briefly but those other than washington had figured out. but that is the very first use by anyone anywhere. >> and then let me come back to it. but then it captured the hell actually and that was a victory in those days but it cause 50 percent casualties and then commandedsu the troops to say afterwords because yes
7:40 pm
we want but what that the percent tax services and 1775 by the guy he will be commander-in-chief says it is unwinnable. and others that became the commander in chief and arrived at the same conclusion that all americans have to do with a lot more than gunpowder. but here isrg my point that if everybody understood if
7:41 pm
basically they would just fall on the football and don't become aggressive and they just cannot stand that. he had to be doing something but then to be in the boston area. and with the occupation so then on the left but at the time it was pretty much an island. and then to look south of that. and washington did a great job
7:42 pm
on 1776. but that is famous for chasing the british out but that's what washington used to describe and then way talk about his disappointment because he didn't want to walk away from a fight he wanted to fight them. that threatens boston so they tried to take it back from the american troops and while they are doing the american troops moved to her left and in cambridge with the undergraduate school they had troops over there way across
7:43 pm
the river the same of washington's d-day. and of washington himself. this is just how impregnable. and how there are barricades and house to house streetfighting that even he pretty much admitted to carry out an aggressive plan and that was a disaster for his side. and the fact that he kept making then you see manhattan island in 1776 the british capture on september 15 and
7:44 pm
then they turned into syracuse new york. that he never did. because had he gotten his druthers said he would make the plans and i think he was sincere but he always found a reason to cancel them at the last minute. because then had they a done the disastrous assault and that word hurt thehe american cause and then to start off the war with the general and he became a great general sometimes the most effective thing for a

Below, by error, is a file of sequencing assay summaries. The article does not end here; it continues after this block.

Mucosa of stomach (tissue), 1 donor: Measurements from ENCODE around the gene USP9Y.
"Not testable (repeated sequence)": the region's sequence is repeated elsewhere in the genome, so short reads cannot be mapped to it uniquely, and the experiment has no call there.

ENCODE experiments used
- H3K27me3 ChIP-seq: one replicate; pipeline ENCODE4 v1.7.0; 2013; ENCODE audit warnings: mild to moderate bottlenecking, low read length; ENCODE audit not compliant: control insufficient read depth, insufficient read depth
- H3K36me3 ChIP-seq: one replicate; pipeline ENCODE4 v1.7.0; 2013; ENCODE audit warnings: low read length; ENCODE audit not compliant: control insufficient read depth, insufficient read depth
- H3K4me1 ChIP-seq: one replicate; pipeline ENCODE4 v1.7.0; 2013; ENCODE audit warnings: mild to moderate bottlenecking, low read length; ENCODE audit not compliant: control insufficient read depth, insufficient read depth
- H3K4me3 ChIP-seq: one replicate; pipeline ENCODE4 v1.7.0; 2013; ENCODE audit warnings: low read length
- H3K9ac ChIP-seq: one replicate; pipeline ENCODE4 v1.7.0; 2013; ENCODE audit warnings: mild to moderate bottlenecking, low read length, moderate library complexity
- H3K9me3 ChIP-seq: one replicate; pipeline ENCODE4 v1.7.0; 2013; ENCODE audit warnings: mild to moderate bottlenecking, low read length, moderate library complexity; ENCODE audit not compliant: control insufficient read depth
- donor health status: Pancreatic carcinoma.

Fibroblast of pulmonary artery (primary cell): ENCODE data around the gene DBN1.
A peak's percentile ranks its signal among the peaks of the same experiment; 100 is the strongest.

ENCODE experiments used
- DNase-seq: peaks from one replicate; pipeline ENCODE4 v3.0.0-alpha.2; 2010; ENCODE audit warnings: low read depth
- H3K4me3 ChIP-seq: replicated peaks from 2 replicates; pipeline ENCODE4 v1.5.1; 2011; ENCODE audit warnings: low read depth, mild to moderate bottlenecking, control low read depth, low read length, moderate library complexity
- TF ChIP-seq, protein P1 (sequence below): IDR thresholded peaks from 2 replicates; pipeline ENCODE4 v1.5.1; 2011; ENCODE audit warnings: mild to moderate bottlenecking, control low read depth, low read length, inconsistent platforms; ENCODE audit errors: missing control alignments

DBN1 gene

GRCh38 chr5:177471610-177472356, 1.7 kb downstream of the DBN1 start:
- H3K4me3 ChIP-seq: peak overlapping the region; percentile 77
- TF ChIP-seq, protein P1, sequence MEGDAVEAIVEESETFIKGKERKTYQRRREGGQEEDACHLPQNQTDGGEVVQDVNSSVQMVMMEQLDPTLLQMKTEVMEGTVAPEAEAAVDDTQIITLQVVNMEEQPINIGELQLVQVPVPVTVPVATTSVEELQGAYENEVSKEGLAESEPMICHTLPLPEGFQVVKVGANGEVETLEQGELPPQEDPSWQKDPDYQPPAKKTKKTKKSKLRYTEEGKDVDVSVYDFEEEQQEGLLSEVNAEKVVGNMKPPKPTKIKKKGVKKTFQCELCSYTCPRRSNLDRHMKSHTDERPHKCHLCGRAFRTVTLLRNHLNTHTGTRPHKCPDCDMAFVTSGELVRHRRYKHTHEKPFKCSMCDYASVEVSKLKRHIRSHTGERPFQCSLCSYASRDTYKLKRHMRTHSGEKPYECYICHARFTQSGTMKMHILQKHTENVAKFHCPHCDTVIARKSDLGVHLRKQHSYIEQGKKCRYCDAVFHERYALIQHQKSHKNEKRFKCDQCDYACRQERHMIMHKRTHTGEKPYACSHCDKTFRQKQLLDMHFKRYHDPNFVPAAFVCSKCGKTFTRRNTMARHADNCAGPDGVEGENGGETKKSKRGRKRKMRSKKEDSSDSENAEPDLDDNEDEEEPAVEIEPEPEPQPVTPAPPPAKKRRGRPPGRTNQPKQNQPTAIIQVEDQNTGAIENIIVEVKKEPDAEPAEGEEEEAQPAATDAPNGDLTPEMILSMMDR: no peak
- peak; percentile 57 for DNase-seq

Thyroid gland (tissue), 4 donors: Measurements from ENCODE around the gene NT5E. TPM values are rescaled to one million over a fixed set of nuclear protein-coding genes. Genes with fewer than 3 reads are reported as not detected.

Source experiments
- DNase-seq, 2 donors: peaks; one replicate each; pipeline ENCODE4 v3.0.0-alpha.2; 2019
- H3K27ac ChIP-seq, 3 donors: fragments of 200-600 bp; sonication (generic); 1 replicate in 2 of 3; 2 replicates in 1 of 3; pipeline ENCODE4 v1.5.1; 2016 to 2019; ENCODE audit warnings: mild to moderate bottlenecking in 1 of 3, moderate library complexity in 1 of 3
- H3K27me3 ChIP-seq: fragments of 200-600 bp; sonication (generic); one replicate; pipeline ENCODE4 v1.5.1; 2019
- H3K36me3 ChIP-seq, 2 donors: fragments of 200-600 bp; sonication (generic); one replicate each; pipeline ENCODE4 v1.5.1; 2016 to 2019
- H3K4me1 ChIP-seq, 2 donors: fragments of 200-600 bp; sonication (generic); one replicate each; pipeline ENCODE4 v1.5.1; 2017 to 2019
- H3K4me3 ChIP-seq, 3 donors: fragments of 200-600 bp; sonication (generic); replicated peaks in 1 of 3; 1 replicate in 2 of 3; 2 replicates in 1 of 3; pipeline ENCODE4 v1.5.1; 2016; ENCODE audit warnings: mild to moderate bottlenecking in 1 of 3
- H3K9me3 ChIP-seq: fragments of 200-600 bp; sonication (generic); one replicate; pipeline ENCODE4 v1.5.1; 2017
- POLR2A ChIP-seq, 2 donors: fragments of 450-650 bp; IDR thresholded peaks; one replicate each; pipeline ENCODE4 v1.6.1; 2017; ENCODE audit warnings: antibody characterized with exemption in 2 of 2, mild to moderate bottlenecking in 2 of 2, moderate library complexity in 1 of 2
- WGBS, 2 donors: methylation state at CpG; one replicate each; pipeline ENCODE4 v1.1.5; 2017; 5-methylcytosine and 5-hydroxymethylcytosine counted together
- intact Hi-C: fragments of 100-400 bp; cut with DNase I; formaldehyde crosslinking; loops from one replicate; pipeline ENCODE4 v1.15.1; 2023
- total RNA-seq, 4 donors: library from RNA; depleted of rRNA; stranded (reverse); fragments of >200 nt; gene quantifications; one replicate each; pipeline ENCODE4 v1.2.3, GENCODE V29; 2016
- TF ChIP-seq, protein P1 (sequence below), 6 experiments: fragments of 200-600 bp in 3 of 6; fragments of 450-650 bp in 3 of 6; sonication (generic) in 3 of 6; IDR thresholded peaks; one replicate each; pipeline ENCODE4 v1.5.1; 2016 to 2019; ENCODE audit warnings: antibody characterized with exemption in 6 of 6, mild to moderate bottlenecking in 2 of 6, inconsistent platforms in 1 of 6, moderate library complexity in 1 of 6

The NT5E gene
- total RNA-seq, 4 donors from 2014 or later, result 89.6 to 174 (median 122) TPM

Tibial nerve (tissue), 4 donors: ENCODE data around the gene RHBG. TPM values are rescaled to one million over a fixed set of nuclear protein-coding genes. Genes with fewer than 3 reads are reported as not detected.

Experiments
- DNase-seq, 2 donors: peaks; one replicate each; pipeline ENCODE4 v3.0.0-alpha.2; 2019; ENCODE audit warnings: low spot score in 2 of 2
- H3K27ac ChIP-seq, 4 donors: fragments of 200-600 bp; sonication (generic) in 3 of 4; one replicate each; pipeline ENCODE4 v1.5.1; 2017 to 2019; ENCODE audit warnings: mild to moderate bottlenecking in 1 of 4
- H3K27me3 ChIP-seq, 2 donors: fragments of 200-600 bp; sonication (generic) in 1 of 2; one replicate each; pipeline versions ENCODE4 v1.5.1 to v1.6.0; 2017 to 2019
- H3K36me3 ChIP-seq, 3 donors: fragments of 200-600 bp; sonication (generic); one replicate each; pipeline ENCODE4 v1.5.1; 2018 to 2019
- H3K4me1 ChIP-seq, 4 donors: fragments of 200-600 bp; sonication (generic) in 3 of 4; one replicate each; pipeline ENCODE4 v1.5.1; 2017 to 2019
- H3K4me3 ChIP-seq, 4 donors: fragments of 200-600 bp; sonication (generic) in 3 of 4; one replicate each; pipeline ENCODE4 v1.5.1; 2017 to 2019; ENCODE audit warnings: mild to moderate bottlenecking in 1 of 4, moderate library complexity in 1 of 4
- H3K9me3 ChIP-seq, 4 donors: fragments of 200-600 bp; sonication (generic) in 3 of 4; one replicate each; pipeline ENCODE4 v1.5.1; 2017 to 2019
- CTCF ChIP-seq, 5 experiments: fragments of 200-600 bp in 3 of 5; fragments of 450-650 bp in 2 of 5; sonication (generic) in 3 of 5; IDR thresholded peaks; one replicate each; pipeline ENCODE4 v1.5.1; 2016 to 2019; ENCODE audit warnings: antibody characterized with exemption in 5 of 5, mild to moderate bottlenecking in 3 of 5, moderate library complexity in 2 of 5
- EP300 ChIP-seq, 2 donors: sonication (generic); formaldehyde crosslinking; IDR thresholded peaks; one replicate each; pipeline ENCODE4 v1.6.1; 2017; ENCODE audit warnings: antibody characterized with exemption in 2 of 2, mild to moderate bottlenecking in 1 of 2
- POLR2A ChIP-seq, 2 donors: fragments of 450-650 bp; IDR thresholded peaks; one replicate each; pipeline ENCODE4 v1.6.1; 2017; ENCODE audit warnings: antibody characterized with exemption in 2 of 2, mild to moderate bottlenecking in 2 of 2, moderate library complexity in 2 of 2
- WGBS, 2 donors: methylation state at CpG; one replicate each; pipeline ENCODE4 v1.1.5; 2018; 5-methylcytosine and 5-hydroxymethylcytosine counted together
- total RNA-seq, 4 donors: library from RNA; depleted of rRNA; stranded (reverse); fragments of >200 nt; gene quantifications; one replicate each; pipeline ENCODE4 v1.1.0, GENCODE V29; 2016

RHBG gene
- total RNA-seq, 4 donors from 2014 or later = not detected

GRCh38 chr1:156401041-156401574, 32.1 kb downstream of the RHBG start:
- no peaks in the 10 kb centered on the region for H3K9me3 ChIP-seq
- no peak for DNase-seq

7:45 pm
general to do is nothing. it's a big contradiction or was it self-restraint? >> and it is so compelling to think about a lot of times the american revolution is portrayed but then that all thehe americans have to do with the revolution. >> and then you have monday morning quarterbacks they say okay think it is over with quickly. and that is part of that mentality and then to quote
7:46 pm
another slaveholder. and nobody likes to be called a coward. but that to me is the real strength that did not allow people to govern the then ready to go into boston he didn't do that but he learned his lesson to his great credit. >> coming back to the incredible contributions during the american revolution of course that you really talk
7:47 pm
about during this time with this conflict that would begin that there are groups of women that are being killed. so what about the women in this narrative? with the military history as well. >> yes. and as you know and then you have to look out for theab article. and with thehe amazing contribution that they made
7:48 pm
and i will just mention one thing to start because it was stunning to me the army if you're that kind of thinker to be that while in the army that it persuades me to save lives in the revolutionary war because those on the american side that got shot and died arwas about 7000 that like all the wars through world war ii that those are the big numbers and after george washington have qualified and not the women and then everybody get
7:49 pm
smallpox in 1777 and then that is spread by a white so then you are saving lives. so to start with you have huge significant. so now's a great time to talk about it on september 15 into the following november and that was for washington when they cross over into new york but today there was a man
7:50 pm
named corbin working that i can and was struck down by enemy fire. so his wife hannah took over and ran that for him mentioned that starting a new army because of the injuries and she got a pension but there are also a lot so there are these women who would file atpension applications that they were described with this application. and with those benefits now